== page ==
She hung up the phone, a seriously unsatisfied and deeply anxious customer.  She went out on Facebook and trashed the bank, started asking friends for recommendations on alternatives.  She considered pulling her vast wealth out of the bank soon not to share a name with a town in Maryland and a former star of Saturday Night Live and putting it into the state employees' credit union after reading an article affirming that banks suck nowadays because they are ginormous corporate entities that view customers as nuisances while credit unions are small, not-for-profit, and member-owned.

And then of course, because it is summer and there are papers to be written and blogs to be redesigned, she did nothing.  She went to the movies, a couple of times.  She obsessed about birds that seemed to have taken up residence in the chimney.  She got a haircut.  And then yesterday, realizing she had neglected one small bit of trip planning, she tried to make reservations at a charming hotel in Wales.  And the transaction, of course, was declined.

She called the bank.  Initially she was told the charge was declined because the 3-digit security code that had been entered was incorrect.  Moose didn't think that was true but kept the person on the phone while she reentered the information.  Declined, again.  Now she was told it was being flagged as suspicious.  Further, some previous transactions had been flagged and she needed to verify those:  movie tickets, the chimney service (which was called in to install a second damper to prevent future bird incursions), and, yes, even the haircut.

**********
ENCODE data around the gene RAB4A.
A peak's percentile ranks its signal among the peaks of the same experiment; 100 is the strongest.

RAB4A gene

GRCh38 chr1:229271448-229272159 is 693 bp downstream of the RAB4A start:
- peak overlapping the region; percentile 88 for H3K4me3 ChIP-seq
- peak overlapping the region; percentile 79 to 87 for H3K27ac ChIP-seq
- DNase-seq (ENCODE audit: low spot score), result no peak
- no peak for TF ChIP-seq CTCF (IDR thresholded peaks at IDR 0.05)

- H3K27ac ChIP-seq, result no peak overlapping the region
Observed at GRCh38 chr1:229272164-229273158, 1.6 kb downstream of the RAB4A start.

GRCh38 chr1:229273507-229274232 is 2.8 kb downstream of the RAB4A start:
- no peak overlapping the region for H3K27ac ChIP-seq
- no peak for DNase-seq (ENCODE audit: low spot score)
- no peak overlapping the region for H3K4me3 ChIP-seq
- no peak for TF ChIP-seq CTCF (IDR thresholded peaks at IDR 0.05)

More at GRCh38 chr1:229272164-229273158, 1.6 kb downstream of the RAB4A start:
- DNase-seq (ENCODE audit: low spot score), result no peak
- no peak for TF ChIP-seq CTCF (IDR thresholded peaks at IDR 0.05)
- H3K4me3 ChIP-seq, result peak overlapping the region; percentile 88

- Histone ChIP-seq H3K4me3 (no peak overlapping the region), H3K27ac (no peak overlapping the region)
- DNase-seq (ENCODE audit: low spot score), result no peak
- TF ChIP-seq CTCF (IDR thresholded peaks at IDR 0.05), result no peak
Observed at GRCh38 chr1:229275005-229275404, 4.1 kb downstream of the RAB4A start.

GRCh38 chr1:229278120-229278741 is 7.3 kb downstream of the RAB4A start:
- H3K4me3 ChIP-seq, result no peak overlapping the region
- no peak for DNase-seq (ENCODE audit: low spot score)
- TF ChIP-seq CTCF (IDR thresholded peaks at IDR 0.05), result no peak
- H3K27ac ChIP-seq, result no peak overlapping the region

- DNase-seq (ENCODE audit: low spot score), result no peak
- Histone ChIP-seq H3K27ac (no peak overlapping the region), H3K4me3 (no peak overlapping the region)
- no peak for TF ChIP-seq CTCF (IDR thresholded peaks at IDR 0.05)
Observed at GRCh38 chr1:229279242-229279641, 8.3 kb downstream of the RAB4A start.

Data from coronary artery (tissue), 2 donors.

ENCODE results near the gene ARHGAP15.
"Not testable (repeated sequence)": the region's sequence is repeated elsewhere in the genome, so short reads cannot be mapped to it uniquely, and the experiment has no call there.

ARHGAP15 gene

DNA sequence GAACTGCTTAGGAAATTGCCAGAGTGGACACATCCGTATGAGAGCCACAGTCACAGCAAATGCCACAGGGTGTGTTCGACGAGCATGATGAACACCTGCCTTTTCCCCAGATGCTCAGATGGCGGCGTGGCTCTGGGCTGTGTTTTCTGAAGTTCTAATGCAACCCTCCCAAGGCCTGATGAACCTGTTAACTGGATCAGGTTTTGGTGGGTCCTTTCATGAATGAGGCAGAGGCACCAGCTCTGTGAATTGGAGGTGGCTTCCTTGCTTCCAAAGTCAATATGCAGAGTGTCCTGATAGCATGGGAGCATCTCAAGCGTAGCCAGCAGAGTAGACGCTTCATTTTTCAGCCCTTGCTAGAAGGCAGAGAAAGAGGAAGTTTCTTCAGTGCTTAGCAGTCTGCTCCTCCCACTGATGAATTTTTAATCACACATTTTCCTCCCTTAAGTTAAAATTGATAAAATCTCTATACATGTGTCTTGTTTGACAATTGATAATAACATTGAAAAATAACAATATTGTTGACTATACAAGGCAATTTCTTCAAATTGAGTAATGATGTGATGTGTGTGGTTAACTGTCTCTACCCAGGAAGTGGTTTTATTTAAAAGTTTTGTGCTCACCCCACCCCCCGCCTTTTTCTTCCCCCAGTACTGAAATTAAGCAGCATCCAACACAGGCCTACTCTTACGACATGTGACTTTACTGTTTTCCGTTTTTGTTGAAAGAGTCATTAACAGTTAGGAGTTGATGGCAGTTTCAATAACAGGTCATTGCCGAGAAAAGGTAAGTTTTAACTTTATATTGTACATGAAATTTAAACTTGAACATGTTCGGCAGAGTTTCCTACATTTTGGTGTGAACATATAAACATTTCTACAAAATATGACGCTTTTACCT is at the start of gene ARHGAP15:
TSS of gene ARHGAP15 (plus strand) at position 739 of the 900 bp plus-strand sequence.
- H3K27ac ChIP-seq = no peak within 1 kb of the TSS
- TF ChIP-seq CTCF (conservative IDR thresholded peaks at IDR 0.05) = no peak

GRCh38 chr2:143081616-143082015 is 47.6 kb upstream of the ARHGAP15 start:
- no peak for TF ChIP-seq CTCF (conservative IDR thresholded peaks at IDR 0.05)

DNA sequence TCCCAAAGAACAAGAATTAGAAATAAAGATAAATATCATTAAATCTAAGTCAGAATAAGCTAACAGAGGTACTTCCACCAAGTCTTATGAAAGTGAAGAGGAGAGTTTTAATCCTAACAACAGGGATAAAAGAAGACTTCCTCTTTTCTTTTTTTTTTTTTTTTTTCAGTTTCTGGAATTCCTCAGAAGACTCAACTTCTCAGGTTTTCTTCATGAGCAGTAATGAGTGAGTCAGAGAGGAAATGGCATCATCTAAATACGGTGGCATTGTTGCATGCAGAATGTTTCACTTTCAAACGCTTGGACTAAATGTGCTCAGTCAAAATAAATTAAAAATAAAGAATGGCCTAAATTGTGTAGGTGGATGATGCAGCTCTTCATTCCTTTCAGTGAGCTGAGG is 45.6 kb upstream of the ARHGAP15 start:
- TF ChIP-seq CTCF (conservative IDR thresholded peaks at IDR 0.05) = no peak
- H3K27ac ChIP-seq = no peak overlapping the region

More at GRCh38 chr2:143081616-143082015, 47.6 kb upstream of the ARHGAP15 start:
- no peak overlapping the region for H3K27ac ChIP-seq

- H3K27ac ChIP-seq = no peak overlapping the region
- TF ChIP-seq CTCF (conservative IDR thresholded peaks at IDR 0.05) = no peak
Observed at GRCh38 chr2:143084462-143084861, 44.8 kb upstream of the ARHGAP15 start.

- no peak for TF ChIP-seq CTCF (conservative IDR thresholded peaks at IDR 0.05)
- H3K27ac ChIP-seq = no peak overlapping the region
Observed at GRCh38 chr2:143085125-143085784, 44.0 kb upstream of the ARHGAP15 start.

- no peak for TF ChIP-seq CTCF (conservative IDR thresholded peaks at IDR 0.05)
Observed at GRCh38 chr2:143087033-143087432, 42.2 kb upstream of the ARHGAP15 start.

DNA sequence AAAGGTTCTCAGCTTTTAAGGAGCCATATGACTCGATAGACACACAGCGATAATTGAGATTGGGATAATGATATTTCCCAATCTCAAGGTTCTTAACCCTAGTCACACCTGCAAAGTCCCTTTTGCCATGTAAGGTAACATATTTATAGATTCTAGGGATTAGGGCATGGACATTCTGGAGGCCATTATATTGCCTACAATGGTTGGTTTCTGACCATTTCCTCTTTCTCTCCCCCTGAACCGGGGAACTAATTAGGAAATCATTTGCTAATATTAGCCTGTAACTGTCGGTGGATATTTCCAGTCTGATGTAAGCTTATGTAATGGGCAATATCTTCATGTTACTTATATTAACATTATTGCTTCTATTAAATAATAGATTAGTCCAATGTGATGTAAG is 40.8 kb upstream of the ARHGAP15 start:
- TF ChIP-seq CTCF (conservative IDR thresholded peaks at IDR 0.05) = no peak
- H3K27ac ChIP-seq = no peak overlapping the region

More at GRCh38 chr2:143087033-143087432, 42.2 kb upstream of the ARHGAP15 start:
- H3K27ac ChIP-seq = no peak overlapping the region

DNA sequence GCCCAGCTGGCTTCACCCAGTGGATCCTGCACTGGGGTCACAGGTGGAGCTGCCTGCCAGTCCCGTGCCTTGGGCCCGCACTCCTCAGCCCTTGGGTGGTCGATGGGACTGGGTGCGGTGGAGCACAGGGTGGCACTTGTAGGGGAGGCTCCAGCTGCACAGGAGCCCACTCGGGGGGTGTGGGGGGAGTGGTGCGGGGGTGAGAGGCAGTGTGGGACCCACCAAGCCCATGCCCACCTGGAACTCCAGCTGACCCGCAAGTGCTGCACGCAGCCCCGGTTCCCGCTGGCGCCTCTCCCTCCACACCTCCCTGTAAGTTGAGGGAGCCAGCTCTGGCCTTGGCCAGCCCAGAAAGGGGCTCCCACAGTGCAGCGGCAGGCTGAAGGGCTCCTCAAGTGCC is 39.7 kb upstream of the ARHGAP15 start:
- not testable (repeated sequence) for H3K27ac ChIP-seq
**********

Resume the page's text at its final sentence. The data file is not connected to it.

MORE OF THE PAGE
At this point, Moose is feeling like Offred in Atwood's The Handmaid's Tale, convinced that she is being denied access to her money as part of a sinister totalitarian plot to turn her into a breeder for a brutal patriarchal regime.  (Woo, yeah, good luck with THAT, fellas!)  You might feel that way, too, kids, if you found yourself in the midst of a conversation that suddenly took this turn:

Moose:  The hair salon?  You're flagging a transaction at my hair salon?  I've gotten my hair cut at the same place for twenty years!

Bank:  Well, yes, ma'am, but the amount was substantially higher than usual.

Moose:  Oh, for dog's sake, are you kidding?  I bought product, not that it's any of your business, but I bought product!  (Meanwhile, in Moose's head, which was on the brink of explosion, she is saying something like:  Oh, dear bank, I do humbly apologize for being so vain as to require both conditioner and styling lotion to create the illusion of actually having any hair at all.  I realize it is not fiscally prudent to expend my meager, furloughed resources on such trifles, and I will endeavor in the future to be less extravagant, but in the meantime, you deranged mother frackers, will you get your big corporate a$$ out of the way and let me spend my goldurned money!)